FERC grants permit to Swanton Hydro for project in Vermont

The Federal Energy Regulatory Commission on Aug. 1 granted an April 1 application from Swanton Hydro LLC for a preliminary permit to study for up to three years the feasibility of the Lower Swanton Dam Hydroelectric Project, to be located on the Missisquoi River in the Village of Swanton, Franklin County, Vermont.

The proposed project would consist of: the existing 335-foot-long, 12-foot-high concrete gravity Swanton dam that includes a 331-foot-long spillway with 2-foot-high wooden flashboards; an existing 170-acre impoundment with a normal water surface elevation of 112 feet above mean sea level; a new 35-foot-long, 55-foot-wide intake structure with trashracks; a new 100-foot-long, 55-foot-wide, 25-foot-high powerhouse containing two turbine-generator units with a total installed capacity of 850 kW; a new 45-foot-long, 45-foot-wide, 18-foot-deep tailrace divided into two parts by a new 50-foot-long concrete training wall; and a new 210-foot-long, 12.47- kilovolt transmission line and transformer that would connect the turbine-generator units to the regional distribution grid.

The project would produce an estimated average annual energy generation of 3,580 megawatt-hours. There are no federal lands associated with the project.

During the course of the permit, the commission expects that the permittee will carry out prefiling consultation and study development leading to the possible development of a license application.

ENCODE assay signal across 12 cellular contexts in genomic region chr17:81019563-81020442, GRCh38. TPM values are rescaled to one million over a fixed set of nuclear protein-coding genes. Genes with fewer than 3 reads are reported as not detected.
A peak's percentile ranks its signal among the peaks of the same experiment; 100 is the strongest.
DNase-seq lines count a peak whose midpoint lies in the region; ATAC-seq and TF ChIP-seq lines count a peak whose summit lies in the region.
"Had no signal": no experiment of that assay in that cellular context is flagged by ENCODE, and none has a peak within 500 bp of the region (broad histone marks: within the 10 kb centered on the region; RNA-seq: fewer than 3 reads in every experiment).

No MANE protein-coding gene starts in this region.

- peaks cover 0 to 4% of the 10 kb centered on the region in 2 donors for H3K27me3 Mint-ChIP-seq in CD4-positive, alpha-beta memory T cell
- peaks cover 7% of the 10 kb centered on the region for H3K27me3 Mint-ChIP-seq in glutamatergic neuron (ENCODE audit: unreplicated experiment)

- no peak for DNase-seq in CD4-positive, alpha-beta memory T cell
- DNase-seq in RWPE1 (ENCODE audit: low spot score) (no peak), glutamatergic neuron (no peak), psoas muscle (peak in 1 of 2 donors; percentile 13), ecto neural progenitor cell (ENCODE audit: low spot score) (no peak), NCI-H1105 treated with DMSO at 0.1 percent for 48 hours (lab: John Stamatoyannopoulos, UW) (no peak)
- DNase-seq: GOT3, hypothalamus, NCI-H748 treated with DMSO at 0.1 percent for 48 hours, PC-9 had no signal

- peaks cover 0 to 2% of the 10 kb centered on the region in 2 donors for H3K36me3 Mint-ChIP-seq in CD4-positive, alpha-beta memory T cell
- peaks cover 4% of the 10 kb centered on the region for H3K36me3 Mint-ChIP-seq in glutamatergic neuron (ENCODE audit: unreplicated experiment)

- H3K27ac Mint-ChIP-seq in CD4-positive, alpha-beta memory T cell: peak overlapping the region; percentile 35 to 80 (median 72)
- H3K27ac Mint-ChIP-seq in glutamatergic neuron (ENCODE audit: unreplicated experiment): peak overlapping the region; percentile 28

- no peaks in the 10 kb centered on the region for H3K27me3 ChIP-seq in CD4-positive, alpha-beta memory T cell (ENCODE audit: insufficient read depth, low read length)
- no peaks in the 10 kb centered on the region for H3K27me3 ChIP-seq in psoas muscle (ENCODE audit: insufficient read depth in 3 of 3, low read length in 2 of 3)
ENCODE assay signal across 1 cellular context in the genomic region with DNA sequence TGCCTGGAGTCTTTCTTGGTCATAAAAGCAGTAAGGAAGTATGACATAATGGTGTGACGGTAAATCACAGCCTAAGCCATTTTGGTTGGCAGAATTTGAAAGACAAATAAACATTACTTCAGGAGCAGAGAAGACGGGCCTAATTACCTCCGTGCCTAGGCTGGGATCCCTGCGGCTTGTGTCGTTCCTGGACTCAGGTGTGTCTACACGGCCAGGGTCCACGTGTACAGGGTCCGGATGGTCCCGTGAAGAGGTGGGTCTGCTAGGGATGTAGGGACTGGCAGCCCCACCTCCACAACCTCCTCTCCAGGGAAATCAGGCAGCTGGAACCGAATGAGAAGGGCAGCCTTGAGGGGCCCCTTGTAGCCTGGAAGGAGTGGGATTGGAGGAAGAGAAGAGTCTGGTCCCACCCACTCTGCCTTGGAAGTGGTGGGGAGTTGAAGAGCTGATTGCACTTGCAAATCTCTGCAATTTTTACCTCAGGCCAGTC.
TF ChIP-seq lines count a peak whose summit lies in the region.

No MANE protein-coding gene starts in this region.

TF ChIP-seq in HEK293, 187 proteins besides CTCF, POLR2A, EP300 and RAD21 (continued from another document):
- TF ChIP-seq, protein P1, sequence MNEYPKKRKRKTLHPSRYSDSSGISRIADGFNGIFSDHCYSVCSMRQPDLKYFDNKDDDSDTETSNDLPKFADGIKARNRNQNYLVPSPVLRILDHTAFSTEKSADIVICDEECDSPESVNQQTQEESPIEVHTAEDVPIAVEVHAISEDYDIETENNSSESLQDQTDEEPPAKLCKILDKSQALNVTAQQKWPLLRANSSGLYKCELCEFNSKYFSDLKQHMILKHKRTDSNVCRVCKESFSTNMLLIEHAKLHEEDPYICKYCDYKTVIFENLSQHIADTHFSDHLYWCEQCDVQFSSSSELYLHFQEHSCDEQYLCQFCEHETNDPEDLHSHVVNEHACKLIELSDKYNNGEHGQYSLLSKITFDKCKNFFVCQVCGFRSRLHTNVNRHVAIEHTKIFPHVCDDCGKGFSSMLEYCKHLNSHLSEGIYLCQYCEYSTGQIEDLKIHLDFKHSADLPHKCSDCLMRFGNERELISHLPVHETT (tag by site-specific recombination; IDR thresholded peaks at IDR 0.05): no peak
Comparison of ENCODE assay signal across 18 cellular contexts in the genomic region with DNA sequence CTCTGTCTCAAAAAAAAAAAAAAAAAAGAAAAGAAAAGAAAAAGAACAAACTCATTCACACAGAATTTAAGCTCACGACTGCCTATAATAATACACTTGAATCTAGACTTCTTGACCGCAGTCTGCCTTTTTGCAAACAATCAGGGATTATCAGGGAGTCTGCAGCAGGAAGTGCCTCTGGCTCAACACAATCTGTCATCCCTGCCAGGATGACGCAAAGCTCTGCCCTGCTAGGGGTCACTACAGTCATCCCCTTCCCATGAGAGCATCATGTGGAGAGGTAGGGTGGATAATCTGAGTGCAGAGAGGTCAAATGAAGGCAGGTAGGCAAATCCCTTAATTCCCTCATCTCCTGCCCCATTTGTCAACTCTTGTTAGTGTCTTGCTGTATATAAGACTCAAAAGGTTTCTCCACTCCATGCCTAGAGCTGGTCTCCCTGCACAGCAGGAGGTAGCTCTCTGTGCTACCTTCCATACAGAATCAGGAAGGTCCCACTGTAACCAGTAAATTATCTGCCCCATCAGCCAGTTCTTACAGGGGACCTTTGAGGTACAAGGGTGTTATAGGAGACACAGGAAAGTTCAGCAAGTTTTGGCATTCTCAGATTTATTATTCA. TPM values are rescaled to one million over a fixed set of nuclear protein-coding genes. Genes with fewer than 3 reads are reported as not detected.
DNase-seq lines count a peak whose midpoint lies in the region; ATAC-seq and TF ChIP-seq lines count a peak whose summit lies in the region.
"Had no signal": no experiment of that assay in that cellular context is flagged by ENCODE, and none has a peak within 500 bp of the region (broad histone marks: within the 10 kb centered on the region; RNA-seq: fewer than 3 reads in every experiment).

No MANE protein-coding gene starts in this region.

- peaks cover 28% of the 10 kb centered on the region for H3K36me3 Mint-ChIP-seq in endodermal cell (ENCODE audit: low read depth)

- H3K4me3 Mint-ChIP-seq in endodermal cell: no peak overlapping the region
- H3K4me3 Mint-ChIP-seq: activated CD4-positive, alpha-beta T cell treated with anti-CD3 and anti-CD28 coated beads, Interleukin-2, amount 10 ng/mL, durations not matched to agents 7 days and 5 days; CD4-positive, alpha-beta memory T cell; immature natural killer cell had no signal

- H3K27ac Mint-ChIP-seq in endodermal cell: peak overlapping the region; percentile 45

The applicant contact is: William F. Scully, P.O. Box 338, North Bennington, Vermont 05257, phone (802) 379-2469.

About Barry Cassell 20414 Articles
Barry Cassell is Chief Analyst for GenerationHub covering coal and emission controls issues, projects and policy. He has covered the coal and power generation industry for more than 24 years, beginning in November 2011 at GenerationHub and prior to that as editor of SNL Energy’s Coal Report. He was formerly with Coal Outlook for 15 years as the publication’s editor and contributing writer, and prior to that he was editor of Coal & Synfuels Technology and associate editor of The Energy Report. He has a bachelor’s degree from Central Michigan University.